Updated 10/08/2012 07:33 PM
Presidential candidates focusing on health care plans
A major focus of the Presidential campaign is health care. Former Massachusetts Governor Mitt Romney vows to repeal the federal health care law, while the president promises that his plan will, in the long run, change the nation's health care system for the better. Our Washington, D.C. bureau reporter Erin Billups takes a closer look at both candidates' plans.
To view our videos, you need to
install Adobe Flash 9 or above. Install now.
Then come back here and refresh the page.
WASHINGTON, D.C. – "For current retirees, he’s cutting $716 billion from the program," said Presidential nominee Mitt Romney. "I wanna take that $716 billion you've cut and put it back into Medicare."
It's a number GOP Presidential nominee Mitt Romney repeats often and has many older Americans concerned about their health care coverage. The President's controversial health care law, once derogatively referred to as "Obamacare," does cut $716 billion from Medicare over several years.
Obama said, "We were able to save from the Medicare program by no longer overpaying insurance companies."
University of Maryland Public Policy Health Professor Robert Sprinkle says Obamacare will bring down the cost of health care a little bit, not cutting, but slowing down how fast Medicare spending grows year to year.
Sprinkle said, "[It] will not change Medicare in drastic ways and in some ways, won't change it at all."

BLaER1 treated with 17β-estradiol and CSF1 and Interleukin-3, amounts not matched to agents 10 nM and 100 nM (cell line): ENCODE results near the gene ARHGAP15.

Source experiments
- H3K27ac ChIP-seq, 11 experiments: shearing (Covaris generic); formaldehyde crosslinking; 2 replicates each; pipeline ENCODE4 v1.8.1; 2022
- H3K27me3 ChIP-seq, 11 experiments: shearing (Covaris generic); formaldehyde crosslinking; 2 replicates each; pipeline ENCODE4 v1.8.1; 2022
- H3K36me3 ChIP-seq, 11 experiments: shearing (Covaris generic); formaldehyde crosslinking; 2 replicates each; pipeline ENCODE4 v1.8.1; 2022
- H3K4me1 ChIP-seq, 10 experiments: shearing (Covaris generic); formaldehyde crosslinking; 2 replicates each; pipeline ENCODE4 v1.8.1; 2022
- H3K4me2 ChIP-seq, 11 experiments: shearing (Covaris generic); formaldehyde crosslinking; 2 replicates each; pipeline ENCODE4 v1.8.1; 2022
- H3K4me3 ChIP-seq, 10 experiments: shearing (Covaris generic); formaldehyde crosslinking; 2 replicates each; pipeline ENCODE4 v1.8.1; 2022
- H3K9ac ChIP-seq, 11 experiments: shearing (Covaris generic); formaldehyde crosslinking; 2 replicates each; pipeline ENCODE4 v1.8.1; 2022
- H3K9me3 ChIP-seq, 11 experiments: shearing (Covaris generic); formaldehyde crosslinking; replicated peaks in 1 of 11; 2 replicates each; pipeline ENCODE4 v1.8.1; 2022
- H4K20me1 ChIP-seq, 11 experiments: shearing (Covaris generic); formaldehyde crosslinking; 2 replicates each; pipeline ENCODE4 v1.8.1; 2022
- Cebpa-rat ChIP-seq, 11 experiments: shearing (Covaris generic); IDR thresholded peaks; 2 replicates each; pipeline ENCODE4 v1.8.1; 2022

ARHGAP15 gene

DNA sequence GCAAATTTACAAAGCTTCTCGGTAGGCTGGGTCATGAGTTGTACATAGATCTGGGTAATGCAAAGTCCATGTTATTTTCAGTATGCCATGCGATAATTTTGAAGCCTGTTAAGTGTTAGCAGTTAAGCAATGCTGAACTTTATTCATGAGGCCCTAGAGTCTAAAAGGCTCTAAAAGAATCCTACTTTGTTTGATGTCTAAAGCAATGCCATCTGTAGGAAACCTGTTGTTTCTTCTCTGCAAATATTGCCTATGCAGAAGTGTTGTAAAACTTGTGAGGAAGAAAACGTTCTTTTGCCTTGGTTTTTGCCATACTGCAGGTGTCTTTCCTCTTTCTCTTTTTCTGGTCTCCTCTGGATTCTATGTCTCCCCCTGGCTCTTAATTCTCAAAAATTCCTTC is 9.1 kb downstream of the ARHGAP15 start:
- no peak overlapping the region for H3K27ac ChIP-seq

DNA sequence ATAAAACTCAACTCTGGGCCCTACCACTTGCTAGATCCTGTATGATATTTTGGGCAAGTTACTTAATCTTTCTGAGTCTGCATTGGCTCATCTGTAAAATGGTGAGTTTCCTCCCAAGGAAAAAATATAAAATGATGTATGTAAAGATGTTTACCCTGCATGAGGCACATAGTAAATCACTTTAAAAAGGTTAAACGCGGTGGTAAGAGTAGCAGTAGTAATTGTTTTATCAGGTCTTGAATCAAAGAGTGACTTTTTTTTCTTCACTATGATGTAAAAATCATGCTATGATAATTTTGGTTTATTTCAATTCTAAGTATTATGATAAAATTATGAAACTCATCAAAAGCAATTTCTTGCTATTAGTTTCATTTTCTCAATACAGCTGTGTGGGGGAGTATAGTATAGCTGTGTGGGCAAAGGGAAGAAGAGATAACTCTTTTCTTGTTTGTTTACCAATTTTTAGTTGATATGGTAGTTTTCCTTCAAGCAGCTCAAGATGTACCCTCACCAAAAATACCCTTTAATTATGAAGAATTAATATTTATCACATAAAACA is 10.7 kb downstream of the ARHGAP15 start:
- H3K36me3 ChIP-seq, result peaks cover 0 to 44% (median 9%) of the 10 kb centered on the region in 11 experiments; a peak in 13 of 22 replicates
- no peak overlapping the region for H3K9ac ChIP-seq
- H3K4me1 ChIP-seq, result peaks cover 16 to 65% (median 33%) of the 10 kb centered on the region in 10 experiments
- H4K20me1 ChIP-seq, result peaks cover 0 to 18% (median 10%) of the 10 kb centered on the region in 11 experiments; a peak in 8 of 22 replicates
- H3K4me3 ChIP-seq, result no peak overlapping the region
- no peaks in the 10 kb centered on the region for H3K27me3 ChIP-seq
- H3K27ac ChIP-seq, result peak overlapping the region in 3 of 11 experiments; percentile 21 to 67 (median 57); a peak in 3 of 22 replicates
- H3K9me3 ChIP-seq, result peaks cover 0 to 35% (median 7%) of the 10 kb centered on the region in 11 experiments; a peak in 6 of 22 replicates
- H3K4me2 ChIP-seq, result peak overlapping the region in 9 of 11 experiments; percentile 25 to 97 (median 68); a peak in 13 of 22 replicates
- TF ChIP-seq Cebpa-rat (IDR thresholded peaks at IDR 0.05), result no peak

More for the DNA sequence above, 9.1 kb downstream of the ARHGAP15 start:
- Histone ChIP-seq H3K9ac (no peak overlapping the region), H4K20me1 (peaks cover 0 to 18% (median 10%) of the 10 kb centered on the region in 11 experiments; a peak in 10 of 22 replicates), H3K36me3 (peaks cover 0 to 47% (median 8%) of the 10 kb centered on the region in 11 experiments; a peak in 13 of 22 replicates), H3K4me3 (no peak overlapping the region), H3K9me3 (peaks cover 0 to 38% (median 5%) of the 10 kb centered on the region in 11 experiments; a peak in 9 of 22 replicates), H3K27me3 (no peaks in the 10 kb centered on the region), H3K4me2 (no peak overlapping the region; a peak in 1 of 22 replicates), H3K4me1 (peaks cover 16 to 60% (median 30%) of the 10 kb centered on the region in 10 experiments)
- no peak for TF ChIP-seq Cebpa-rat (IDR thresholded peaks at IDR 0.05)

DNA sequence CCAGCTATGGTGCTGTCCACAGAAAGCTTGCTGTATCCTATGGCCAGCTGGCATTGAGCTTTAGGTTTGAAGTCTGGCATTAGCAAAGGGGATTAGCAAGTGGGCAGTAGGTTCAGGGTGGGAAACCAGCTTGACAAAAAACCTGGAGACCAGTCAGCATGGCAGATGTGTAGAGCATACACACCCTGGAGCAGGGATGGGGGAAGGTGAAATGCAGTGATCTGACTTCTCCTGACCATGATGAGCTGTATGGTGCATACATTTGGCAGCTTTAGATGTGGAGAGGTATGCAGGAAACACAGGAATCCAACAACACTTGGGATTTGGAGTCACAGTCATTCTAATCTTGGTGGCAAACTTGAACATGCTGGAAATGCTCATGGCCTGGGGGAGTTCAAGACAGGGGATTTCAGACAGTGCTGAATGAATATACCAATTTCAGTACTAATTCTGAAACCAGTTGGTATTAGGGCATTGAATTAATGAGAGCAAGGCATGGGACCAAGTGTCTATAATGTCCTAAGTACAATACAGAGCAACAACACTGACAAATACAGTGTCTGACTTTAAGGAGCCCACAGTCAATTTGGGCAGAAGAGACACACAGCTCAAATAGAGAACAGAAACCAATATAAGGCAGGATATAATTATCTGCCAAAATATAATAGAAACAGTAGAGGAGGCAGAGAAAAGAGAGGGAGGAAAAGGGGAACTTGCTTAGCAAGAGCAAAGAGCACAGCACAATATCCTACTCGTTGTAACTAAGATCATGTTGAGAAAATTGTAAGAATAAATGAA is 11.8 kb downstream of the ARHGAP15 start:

Sprinkle says because of the massive bargaining that happened before the law was even written, it does little to fix the system's fundamental problem: That the price of goods and services are simply too high.
"There’s too much money, not too little,” said Sprinkle. “Money in excess is toxic."
Romney's alternative to Obamacare would give seniors a voucher they would use in the private sector or through Medicare.
Romney said, "I’d just as soon not have the government telling me what kind of health care I get. I’d rather be able to have an insurance company. If I don't like them, I can get rid of them and find a different insurance company."
Sprinkle said, "That would be more disruptive. It's not clear that it would be worthwhile. The private insurance market has had many opportunities to demonstrate its superior efficiency and has perennially failed."
Sprinkle says what is surprisingly strange about the President's approach in defending Obamacare is that he hardly recognizes that it is the rule of law, reinforcing public perception that it's not doing what it was intended to.
"In their view, it hasn't changed much if at all and in they're still having the same complaints," Sprinkle said.